New Zealand Law Society - Digital estate planning essential

Digital estate planning essential

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Our digital lives are spread across a number of different devices and online services. With our increased reliance on electronic interactions, the number of digital assets held by the average person increases.

As the volume of these interactions increases, questions around how to handle the digital legacy of a deceased or incapacitated person are becoming more common. And digital estate planning becomes essential.

But what exactly is meant by “digital legacy”? It is the digital footprint that a person creates during a lifetime.

This digital legacy can be created in an online or offline digital environment. Relatives and heirs may unable to gain access to the digital legacy of a loved one if they are left without access rights and the correct passwords. That is why it is important to take digital estate planning seriously.

The digital legacy does not only affect our private lives. The digital economy is driven by digital data, computation and automation.

The decreased cost of data storage, the rise of cloud computing and the Internet of Things lead to collection and creation of digital assets on an unprecedented scale, spurring new business processes and models.

Data is the new currency of the digital economy.

Digital asset transfer

For digital assets that are used for or created in the process of running a business, resolving transfer of digital assets may be vital to keeping that business afloat.

From a business continuity point of view, it is essential to plan for the event that one business partner dies or becomes incapacitated.

The surviving business partners may be unable to continue with the business activity if they do not have access to email accounts, document management systems, websites and customer management systems. Delay in accessing these digital business assets may results in loss of revenue or loss of assets.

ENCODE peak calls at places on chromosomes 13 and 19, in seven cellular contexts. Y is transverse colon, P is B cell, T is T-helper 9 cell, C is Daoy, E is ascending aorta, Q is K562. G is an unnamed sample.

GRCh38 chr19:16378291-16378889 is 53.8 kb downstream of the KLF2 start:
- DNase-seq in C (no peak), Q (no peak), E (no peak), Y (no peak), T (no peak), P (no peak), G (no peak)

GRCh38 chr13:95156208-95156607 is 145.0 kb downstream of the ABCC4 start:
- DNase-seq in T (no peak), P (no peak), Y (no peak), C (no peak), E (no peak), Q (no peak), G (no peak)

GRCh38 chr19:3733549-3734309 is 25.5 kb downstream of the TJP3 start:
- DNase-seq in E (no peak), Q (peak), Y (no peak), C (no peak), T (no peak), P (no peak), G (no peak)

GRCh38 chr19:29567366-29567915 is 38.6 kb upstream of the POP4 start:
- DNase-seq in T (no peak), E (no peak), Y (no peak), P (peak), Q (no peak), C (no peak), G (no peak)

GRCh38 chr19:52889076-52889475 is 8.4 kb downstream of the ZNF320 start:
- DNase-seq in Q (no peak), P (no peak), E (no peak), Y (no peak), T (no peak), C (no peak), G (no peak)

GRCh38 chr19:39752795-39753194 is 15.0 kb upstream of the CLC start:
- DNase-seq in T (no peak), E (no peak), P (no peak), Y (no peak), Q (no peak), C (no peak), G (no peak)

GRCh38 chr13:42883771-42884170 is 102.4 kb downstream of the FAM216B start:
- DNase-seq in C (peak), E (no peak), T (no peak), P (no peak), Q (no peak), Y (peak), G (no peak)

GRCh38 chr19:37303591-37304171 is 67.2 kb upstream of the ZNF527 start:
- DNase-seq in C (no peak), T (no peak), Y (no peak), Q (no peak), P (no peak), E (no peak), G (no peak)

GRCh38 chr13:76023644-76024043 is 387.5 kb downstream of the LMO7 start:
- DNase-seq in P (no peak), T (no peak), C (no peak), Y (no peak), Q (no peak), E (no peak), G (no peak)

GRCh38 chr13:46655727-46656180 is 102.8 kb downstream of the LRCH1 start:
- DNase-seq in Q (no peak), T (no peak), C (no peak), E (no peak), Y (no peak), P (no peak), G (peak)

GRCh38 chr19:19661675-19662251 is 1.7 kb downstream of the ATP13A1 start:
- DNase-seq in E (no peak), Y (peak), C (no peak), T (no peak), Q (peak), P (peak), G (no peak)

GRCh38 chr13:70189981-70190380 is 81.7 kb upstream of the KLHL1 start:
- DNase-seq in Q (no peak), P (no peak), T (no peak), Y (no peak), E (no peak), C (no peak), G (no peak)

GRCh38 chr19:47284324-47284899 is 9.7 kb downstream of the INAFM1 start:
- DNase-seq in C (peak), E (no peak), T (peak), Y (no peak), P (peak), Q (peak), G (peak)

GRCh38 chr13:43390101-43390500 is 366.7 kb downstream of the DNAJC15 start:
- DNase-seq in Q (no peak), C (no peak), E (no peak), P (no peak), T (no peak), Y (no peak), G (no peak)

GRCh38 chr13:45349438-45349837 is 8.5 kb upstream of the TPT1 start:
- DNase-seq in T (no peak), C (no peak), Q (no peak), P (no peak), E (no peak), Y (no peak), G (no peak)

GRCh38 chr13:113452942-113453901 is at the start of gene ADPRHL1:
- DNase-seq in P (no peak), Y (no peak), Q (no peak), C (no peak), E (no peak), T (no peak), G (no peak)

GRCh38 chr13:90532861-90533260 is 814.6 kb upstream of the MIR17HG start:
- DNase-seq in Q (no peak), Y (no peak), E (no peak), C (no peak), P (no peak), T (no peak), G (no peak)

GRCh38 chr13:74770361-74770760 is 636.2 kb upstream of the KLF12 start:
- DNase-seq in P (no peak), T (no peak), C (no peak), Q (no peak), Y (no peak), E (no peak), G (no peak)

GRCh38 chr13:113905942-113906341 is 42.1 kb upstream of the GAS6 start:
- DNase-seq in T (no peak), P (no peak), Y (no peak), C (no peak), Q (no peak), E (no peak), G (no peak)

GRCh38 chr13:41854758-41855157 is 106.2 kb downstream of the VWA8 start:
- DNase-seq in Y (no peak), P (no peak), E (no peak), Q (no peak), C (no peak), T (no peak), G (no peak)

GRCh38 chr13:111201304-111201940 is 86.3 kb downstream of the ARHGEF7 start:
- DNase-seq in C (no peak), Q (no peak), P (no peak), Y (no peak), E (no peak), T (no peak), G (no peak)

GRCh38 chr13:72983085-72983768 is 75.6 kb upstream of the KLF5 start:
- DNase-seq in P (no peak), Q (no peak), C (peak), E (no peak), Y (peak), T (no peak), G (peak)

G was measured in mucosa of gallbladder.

The monetary value of digital assets may be substantial. Think about rights to domain names, datasets, intellectual property stored in the cloud, Bitcoins, or money in a PayPal account. Most people will have at least some, if not a substantial amount of digital assets with a clear financial value.

For the purposes of digital estate planning it does make sense to break the various digital assets down into three main categories:

  • business digital assets with monetary value;
  • personal digital assets with monetary value; and
  • personal digital assets with sentimental value.

Digital assets with a clear financial value have to be accounted for not only when an estate is being gathered, but at the earlier stage when a will or business continuity plan is being prepared.

It is therefore important to understand the digital assets of your client, their value, and how to manage them in your client’s estate plans or business continuity plans. Some digital assets may be lost if they cannot be accessed and decrypted.

Bianca Mueller is a qualified judge from Germany, a German lawyer (Rechtsanwältin), and is also admitted in New Zealand, practising in Wellington as a barrister. With substantial international work experience, Bianca has developed expertise in technology, intellectual property and international law.

Cyber law webinar

NZLS CLE Ltd is running a webinar that will outline some of the digital legacy issues that arise when managing a deceased’s digital estate.

Entitled Cyber Law – What Happens to your Bits and Bytes When You Die? the webinar will be held from 11am to 12:30pm on September 17.

It will look at the question: Can you provide informed advice to your clients about their online assets, profiles, bank accounts etc when they die? Topics covered will include:

digital assets your clients may have, who has rights to them and how to protect them;

  • online reputational risks your clients need to be aware of and how to manage them post mortem;
  • comparisons of some of the commonly used terms and conditions used by digital platforms such as Facebook and Google; and
  • the risks and challenges that may arise if digital estate management is not addressed early on.

Gareth Abdinor, an associate of Taylor Shaw in Christchurch, and Bianca Mueller will present the webinar. See

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